Pacific Northwest

December, 2005
Regional Report

Rotate Houseplants

Houseplants reach for the light when levels are low, and during winter months they can become lopsided. To keep your plants from leaning, rotate them a quarter turn every two weeks, or supplement the natural light with grow lights until spring when the sun is higher and stronger.

Make Your Own Potting Soil

You can purchase pasteurized potting soil to start seedlings indoors or make your own custom blend. My recipe includes 1/2 bushel sphagnum peat moss, 1/4 bushel vermiculite, 1/4 bushel perlite, 8 teaspoons ground dolomitic lime, 2 teaspoons superphosphate, 3 teaspoons 10-10-10 fertilizer, 1 teaspoon iron sulfate, and 1 teaspoon potassium nitrate. Thoroughly mix, then store in a dry place.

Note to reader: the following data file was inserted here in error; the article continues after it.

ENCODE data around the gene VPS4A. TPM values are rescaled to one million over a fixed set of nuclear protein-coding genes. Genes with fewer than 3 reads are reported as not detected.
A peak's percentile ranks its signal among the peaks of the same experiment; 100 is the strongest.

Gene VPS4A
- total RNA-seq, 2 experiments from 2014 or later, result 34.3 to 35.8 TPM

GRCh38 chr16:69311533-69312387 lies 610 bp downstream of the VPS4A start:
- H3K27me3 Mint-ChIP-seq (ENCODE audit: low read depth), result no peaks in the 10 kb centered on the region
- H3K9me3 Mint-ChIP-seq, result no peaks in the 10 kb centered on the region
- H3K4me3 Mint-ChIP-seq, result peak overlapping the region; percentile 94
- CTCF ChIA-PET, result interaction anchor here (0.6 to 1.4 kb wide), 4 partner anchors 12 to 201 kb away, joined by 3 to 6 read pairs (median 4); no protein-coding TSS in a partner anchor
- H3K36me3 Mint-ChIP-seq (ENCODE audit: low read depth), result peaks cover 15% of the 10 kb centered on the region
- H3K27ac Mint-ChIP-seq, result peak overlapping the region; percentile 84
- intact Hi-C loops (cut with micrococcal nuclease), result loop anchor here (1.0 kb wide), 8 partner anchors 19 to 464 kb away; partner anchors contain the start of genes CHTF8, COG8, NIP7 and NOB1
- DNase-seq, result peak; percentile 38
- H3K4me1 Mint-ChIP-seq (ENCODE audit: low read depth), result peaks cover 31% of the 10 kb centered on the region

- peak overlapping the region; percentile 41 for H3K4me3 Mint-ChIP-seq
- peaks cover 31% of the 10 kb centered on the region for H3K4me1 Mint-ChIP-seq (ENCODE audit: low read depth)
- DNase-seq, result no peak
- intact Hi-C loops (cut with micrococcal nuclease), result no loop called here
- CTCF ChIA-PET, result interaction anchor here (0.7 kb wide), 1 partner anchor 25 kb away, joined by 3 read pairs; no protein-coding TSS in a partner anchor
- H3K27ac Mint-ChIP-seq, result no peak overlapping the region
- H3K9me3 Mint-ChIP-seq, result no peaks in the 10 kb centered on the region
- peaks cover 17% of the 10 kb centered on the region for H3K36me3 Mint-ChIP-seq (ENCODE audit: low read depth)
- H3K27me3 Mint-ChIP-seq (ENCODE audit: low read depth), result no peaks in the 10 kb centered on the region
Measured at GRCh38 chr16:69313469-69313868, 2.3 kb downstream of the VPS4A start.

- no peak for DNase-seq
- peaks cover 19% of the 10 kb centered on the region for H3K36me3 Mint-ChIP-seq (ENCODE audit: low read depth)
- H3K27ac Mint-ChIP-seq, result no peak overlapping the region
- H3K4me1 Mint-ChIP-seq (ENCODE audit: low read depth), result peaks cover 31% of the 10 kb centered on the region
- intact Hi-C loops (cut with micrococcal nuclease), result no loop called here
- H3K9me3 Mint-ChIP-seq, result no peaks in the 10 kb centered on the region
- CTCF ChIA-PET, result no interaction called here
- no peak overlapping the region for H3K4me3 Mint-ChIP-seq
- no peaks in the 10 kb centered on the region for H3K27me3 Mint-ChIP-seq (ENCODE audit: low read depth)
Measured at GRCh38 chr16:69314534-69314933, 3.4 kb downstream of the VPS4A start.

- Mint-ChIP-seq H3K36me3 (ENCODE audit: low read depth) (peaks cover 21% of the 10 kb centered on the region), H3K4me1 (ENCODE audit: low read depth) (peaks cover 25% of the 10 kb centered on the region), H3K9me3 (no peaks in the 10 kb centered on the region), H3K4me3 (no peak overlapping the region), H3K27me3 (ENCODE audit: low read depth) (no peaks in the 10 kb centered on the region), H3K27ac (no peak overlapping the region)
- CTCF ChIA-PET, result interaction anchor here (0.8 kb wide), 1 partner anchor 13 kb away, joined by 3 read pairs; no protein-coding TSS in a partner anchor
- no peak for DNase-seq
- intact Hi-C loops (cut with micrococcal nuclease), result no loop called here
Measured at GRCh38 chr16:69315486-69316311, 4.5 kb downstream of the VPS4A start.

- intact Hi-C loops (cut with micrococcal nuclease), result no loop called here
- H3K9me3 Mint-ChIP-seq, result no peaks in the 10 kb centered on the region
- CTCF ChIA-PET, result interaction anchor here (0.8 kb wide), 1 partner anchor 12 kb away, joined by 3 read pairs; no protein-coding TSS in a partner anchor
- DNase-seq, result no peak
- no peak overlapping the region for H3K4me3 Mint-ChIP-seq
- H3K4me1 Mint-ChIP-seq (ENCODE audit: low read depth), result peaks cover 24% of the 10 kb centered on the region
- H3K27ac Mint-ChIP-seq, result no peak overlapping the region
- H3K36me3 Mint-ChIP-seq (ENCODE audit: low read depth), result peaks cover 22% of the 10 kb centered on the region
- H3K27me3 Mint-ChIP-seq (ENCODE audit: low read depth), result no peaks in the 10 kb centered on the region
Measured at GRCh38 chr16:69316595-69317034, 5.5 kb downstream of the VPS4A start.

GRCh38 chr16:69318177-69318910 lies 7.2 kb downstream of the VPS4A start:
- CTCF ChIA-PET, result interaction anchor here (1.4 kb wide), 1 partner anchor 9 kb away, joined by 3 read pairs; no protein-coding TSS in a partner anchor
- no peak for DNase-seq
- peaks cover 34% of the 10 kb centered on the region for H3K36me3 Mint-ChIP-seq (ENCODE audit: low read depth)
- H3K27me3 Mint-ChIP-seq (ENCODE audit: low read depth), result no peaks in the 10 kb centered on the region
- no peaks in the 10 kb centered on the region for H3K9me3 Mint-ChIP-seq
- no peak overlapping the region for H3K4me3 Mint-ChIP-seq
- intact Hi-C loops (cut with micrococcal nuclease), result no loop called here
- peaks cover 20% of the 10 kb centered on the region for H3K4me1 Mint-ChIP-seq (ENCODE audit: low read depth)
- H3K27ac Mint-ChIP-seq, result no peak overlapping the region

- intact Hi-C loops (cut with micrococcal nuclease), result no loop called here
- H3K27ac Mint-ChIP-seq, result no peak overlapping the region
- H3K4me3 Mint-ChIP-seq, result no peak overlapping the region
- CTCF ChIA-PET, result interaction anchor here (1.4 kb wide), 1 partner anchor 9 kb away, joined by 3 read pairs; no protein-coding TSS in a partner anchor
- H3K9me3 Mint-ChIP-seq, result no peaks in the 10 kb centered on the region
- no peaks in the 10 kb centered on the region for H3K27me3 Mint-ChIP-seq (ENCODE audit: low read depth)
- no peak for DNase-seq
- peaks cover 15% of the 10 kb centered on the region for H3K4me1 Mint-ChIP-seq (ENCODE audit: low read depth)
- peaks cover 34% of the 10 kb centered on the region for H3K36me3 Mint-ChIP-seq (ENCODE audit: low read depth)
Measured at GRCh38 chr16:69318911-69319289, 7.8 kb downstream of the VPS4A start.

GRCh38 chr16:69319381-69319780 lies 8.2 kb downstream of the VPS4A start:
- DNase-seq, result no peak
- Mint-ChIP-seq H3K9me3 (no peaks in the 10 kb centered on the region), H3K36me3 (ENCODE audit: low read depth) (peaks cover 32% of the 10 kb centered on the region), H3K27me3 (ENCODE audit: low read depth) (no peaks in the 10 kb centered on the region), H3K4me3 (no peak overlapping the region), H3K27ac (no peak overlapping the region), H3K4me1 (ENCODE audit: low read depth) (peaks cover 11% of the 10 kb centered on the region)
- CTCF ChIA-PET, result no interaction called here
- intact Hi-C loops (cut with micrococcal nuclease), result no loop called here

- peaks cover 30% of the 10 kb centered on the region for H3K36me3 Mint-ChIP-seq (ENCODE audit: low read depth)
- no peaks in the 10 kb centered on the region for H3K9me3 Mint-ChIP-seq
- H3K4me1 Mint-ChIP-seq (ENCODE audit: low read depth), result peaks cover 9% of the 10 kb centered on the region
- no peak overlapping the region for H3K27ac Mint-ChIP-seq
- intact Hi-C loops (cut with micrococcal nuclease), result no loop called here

Apply Horticultural Oils

Horticultural oils suffocate insects and larvae that are overwintering on the bark of dormant trees and shrubs. Apply them on a calm day when temperatures are above 40 degrees F. Be sure to cover all surfaces of the plant with spray, from ground level to the tips of the branches.

Build a Portable Cold Frame

If you're growing cool-season veggies, such as arugula and spinach, you can help protect your crops from cold snaps by building a simple frame of PVC pipe and draping clear plastic over it. The plastic will trap heat, so prop the frame up with stones on clear days to allow cool air to enter to prevent plants from burning and to let excess moisture evaporate.

Protect Plants in Containers

An easy way to protect the roots of outdoor container plants through winter is to sink the pots into the ground to the top of the lip. Another method is to place the pots inside larger pots and then fill the void between the pots with dry potting soil. The air space between the pots will help maintain suitable temperatures for the roots.

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